Art Reproductions - Canvas Prints - Oil Painting Reproductions by TOPofART

Venus and Mars, c.1485 by Botticelli

Oil Painting Reproduction
Oil Painting Reproduction
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Creation time: 4-5 weeks
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Venus and Mars, c.1485 | Botticelli | Painting Reproduction

Painting Title:

Venus and Mars, c.1485


Sandro Botticelli (1445-1510)


National Gallery London United Kingdom



Original Size:

69.2 x 173.4 cm


This painting reproduction will be completely painted by hand with oil paints on a blank linen canvas. We add additional 1.6" (4cm) of blank canvas above the offered size which will be used to stretch the canvas on a stretcher-bar.

The Time it Takes to be Created:

To paint your Botticelli Hand-Painted Art Reproduction time is needed. The painting should not be made too hastily, nor should any deadlines be pursued. For the painting to acquire high quality and precision of detail, time is necessary. It also needs time to dry in order to be completely ready for shipping. Depending on the complexity, the level of detail, and the size of the painting, we'll need 4-5 weeks to make the painting.
Should a change of deadlines become necessary, or should your order arrive at a time when we are overloaded with work, then we will notify you by e-mail concerning how much time we would need to complete your painting reproduction.


We do not frame our oil painting reproductions. Hand-Painted Art Reproduction is an expensive product, and the risks of damaging a painting stretched on a frame during transportation are too high. Venus and Mars by Botticelli is, therefore, not framed, and will be sent to you rolled up and packaged in a strong and secure postal tube.
You can check the price for shipping the order on the shopping cart screen.

The reproduction of a painting with oil on a canvas - the process of painting in pictures step by step
The paintings we create are only of museum quality. Our academically trained artists will never allow a compromise in the quality and detail of the ordered painting. TOPofART do not work, and will never allow ourselves to work with low quality studios from the Far East. We are based in Europe, and quality is our highest priority.

Venus and Mars is a painting by the Italian Renaissance master Alessandro Botticelli, c.1485.

The painting deals with an amorous victory. A grove of myrtle trees, the tree of Venus, forms the backdrop to the two gods who are lying opposite each other on a meadow. Venus is clothed and is attentively keeping watch over Mars as he sleeps. The god of war has taken off his armor and is lying naked on his red cloak; all he is wearing is a white loin cloth.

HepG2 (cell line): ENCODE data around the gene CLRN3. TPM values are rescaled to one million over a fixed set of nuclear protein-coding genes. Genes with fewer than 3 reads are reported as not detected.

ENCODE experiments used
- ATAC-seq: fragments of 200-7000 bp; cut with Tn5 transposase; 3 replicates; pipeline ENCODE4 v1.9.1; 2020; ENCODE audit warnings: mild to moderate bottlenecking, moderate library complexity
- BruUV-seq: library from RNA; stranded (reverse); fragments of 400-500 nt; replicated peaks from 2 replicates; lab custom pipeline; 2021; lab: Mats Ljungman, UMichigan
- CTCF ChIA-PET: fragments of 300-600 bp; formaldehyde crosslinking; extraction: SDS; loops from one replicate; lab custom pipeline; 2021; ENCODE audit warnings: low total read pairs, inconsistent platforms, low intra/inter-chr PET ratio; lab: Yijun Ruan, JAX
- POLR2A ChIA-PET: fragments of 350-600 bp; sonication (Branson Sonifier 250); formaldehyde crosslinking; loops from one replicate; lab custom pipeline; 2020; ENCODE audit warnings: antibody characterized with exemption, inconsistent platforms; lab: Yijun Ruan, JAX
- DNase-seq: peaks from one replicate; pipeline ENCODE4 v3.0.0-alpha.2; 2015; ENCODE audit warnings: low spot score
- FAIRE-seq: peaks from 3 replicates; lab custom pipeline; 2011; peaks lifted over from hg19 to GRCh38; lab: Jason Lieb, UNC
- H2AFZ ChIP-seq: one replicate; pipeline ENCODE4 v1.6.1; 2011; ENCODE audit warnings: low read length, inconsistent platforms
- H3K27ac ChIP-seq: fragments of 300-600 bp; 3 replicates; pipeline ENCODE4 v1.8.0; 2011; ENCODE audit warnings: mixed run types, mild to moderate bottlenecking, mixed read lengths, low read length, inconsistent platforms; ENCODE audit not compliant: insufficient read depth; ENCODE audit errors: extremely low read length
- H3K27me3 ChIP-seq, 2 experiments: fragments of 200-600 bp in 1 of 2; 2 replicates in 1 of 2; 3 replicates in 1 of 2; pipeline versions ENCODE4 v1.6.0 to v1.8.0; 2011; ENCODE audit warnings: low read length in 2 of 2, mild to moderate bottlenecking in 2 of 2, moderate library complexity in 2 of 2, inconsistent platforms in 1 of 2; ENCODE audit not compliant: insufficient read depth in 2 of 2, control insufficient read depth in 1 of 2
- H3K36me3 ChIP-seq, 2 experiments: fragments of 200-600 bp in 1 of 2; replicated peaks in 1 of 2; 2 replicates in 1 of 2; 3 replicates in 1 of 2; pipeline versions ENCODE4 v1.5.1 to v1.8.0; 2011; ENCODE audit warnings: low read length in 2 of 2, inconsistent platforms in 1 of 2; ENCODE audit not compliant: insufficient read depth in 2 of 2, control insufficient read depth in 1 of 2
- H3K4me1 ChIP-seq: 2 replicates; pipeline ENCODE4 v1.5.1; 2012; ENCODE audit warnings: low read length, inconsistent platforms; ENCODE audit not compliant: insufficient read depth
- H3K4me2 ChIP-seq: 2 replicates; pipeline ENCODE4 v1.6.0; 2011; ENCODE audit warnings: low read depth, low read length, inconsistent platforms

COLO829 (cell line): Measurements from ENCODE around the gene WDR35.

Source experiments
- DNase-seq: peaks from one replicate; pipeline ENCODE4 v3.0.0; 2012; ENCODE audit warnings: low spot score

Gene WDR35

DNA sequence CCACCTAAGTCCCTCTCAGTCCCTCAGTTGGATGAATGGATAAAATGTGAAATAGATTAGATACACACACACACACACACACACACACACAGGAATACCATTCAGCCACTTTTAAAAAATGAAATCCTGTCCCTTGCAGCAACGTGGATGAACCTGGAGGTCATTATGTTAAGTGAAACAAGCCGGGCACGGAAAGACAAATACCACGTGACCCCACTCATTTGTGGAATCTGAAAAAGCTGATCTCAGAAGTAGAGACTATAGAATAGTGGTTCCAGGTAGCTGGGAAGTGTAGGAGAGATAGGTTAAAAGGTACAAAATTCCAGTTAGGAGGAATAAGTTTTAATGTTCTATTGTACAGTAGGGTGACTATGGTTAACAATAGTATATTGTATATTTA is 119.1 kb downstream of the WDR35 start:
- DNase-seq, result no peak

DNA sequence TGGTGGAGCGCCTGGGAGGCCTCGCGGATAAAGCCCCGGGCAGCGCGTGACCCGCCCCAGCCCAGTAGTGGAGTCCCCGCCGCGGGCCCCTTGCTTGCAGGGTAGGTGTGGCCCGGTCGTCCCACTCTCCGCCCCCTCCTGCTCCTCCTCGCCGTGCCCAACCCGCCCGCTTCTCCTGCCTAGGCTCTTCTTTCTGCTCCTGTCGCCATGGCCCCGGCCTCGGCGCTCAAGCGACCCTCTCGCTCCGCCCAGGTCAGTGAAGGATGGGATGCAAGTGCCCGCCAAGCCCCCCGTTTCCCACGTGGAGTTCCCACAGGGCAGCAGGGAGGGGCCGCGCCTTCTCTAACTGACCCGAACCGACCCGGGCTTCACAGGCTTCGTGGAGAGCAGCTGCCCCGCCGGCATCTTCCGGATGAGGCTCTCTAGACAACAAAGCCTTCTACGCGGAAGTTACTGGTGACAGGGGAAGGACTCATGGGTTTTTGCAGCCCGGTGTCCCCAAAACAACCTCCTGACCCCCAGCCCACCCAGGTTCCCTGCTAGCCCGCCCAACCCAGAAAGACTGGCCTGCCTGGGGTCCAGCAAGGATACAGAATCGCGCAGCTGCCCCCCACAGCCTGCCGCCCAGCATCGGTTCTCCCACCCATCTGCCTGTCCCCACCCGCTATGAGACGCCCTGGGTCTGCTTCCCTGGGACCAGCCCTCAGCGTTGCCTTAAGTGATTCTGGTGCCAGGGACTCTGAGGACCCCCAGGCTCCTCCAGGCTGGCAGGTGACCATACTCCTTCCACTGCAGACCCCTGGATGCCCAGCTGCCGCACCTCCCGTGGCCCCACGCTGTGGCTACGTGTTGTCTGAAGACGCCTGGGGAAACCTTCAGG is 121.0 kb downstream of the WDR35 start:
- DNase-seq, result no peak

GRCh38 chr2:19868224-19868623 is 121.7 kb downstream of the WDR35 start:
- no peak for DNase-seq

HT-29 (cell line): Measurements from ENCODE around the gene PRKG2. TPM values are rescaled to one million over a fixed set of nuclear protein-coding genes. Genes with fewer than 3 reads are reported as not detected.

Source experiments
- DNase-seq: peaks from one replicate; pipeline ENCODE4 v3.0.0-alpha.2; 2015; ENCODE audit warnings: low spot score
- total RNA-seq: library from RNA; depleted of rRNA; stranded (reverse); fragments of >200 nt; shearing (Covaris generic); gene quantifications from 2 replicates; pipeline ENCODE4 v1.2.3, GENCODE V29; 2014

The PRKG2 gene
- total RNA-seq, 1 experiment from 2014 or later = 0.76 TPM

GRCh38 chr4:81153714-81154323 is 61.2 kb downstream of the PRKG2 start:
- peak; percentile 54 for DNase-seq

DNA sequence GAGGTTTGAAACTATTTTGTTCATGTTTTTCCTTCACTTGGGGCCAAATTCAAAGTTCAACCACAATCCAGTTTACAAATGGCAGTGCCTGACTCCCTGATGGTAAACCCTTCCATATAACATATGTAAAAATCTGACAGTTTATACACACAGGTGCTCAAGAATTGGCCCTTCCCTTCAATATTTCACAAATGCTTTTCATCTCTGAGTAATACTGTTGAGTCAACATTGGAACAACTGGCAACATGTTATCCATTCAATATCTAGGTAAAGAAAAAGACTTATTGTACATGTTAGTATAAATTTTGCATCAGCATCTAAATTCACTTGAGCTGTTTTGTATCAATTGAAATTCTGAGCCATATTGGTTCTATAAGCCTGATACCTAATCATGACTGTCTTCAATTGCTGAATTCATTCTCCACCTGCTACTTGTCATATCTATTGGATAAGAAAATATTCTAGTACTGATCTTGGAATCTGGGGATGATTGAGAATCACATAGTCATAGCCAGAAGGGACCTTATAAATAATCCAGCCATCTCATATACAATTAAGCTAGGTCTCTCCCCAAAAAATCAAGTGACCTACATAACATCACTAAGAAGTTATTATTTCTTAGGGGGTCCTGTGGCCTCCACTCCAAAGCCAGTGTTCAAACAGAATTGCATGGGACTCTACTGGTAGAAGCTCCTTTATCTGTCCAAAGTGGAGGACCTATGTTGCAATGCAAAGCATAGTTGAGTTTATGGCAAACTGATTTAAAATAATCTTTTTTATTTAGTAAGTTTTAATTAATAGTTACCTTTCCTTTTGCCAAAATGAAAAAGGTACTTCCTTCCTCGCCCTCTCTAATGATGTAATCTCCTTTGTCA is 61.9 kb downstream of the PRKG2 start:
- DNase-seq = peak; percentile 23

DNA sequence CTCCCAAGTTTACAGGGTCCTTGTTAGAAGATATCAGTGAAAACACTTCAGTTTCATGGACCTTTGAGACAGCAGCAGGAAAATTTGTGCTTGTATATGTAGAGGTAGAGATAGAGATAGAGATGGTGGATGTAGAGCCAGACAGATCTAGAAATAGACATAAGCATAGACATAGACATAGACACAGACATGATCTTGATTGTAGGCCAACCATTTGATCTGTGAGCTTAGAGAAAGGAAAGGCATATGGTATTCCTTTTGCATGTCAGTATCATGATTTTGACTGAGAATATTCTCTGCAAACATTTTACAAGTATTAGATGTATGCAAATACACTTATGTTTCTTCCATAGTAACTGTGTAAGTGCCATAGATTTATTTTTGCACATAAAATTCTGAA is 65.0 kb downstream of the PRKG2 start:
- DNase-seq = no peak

The goddess of love, who is clothed in a costly gown, is watching over the sleeping naked Mars, while little satyrs are playing mischievously with the weapons and armor of the god of war. Botticelli's theme is that the power of love can defeat the warrior's strength. The boisterous little fauns that form part of the retinue of Bacchus, the god of wine, are depicted by Botticelli, in accordance with ancient tradition, with little goats' legs, horns and tails. The Triton's shell with which one of the fauns is blowing into Mars' ear was used in classical times as a hunting horn.

Botticelli was inspired by an ancient sarcophagus now in the Vatican Museum. The mischievous little satyrs playing practical jokes nearby were probably suggested by a description of the famous classical painting Wedding of Alexander the Great to the Persian princess Roxane, written by the Greek poet Lucian. Botticelli replaced the amoretti which Lucian describes playing with Alexander's weapons with little satyrs. His painting is one of the earliest examples in Renaissance painting to depict these boisterous and lusty hybrids in this form. They are playing with the war god's helmet, lance and cuirass. One of them is cheekily blowing into his ear through a sea shell. But he has as little chance of disturbing the sleeping god as the wasps nest to the right of his head. The wasps may be a reference to the clients who commissioned the painting. They are part of the coat of arms of the Vespucci family, whose name derives from vespa, Italian for wasp.

Given that its theme is love, this painting was possibly also commissioned on the occasion of a wedding. In this way it should exemplify the theories of the philosopher Marsilio Ficino, according to whom the exhortations to virtues are more welcomed if expressed through pleasant images.


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